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Child Support Law-What Every Parent Need To Know About Child Support Laws

Gorry Terry

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A quick look at the history of how child support laws were enforced clearly illustrates the obvious short-comings of that system.

Simply put, judges considered basically two factors:

1) The parent's ability to pay.

2) What the child would need.

It goes without saying, child custody and support, especially as a part of divorce settlements, are emotionally-charged situations. With the system as it existed, the parties were reluctant to come to amicable settlements or agreements prior to entering the court rooms for final dissolutions.

Thus, a lot of the details were left in the hands of the judges which led to great discrepancies and inconsistencies. There was also the inherent belief with most that it was almost always best for the children to remain with their mothers as custodial parents.

The result was there were many who left the court rooms with a great deal of hurt and resentment. Combined with support orders, visitation agreements and maybe the lack of cooperation, and perhaps a general lack of respect for the Law, many failed to comply.

When child support was not paid, many families were forced to become part of what was then referred to as the Federal Government's Aid to Families with Dependent Children. As the federal expenses increased, the Aid For Dependent Children (AFDC) was established. This program obligated states to follow guidelines provided by the Secretary of Health and Human Services to step-up their enforcement practices.

In 1974, the FSA (Family Support Act) was enacted by the US Congress requiring states to establish agencies tasked to enforce child support orders. Compliance was to be determined by the Office of Child Support Enforcement.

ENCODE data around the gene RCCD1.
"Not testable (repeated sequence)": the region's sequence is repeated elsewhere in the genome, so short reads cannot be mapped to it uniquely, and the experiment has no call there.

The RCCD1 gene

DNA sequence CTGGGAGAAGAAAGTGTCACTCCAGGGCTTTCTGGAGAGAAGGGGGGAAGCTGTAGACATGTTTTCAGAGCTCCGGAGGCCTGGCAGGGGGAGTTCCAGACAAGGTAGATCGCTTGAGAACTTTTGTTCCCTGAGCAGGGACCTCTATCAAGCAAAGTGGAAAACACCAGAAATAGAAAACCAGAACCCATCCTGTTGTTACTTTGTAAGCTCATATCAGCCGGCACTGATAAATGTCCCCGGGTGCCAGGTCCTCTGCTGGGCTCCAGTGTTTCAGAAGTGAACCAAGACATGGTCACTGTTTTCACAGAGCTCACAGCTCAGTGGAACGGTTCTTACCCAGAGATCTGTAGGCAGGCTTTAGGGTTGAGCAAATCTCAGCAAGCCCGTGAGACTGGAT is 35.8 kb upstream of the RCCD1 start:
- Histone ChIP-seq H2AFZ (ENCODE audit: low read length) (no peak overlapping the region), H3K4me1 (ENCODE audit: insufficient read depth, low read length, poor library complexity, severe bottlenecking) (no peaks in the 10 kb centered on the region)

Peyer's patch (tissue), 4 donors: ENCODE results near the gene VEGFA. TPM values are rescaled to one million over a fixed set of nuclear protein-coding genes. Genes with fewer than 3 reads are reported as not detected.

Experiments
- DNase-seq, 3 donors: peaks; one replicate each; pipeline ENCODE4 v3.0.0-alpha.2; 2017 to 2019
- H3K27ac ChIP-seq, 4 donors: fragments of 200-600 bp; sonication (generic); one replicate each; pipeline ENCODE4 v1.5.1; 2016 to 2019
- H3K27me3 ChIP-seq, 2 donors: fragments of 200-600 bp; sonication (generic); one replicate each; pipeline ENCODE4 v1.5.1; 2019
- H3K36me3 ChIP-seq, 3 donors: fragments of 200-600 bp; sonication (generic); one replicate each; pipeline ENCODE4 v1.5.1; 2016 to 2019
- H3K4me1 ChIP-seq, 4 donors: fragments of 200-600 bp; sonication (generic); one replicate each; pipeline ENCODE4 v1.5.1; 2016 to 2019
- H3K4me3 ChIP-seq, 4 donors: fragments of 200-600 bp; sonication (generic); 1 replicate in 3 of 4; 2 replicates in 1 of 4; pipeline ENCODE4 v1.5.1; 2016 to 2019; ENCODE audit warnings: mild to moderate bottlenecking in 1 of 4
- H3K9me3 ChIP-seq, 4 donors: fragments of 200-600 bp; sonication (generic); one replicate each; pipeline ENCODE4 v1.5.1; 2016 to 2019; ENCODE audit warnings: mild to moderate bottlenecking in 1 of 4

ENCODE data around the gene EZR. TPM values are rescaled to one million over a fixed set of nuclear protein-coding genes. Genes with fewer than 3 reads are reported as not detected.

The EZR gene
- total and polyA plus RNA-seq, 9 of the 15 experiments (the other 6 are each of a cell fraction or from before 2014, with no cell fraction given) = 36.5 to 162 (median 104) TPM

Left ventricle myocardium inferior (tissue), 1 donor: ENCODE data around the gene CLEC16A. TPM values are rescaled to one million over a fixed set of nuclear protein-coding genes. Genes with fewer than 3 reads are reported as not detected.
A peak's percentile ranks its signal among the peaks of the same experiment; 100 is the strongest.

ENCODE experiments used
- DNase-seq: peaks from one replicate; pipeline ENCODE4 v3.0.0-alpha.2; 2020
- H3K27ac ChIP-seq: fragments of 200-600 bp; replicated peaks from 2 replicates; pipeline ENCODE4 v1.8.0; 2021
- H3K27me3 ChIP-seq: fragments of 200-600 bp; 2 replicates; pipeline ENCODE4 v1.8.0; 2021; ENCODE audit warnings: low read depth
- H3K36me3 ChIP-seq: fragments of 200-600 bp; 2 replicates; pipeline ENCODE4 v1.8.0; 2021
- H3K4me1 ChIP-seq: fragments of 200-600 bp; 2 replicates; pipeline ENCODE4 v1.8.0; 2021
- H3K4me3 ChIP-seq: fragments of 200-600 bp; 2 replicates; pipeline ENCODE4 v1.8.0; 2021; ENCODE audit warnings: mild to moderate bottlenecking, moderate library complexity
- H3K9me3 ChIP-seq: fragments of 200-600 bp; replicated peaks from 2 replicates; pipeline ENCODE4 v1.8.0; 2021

Ten years later, the CSEA (Child Support Enforcement Amendment) was Congress’ way to standardize the way child support would be calculated. These guidelines were first presented to those in family law as a means of determining more fair and equitable child support orders.

In 1988 Congress Acted Once Again

The PRWORA (Personal Responsibility and Work Opportunity Reconciliation Act) set standards for the states to follow. The new Federal law required the states to set criteria for exceptions to those standards or when modifying custody or support payments.

The TANF (Temporary Assistance to Needy Families) program came to replace AFDC in 1996. The Federal Government made grants to the states and gave more enforcement power to follow up on delinquent child support payments.

They also set it up for paternity to be established through the state courts, so marital status became irreverent as to the welfare of the child. Enforcement measures could now include the placement of liens on professional licensing if one were found to be delinquent on support payments. It was also required that states worked together to follow-up with child support orders and created registries for referral.

All of these steps were to create a more consistent method for determining payments based on the incomes of both parents and to provide health care for the children. Among other steps, there was also the intent to involve both parents more in interactions with the children and their upbringing.

It can not be suggested strongly enough to always seek professional legal counsel if one is facing either divorce or a paternity suit. These are events that will have a long-lasting effect on you and the children involved.

Learn more about child support laws and child support guidelines at


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